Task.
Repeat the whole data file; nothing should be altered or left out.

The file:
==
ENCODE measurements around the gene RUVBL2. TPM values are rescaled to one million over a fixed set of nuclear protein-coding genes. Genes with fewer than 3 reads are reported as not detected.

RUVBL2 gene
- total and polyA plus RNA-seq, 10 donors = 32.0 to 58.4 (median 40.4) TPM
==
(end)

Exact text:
ENCODE measurements around the gene RUVBL2. TPM values are rescaled to one million over a fixed set of nuclear protein-coding genes. Genes with fewer than 3 reads are reported as not detected.

RUVBL2 gene
- total and polyA plus RNA-seq, 10 donors = 32.0 to 58.4 (median 40.4) TPM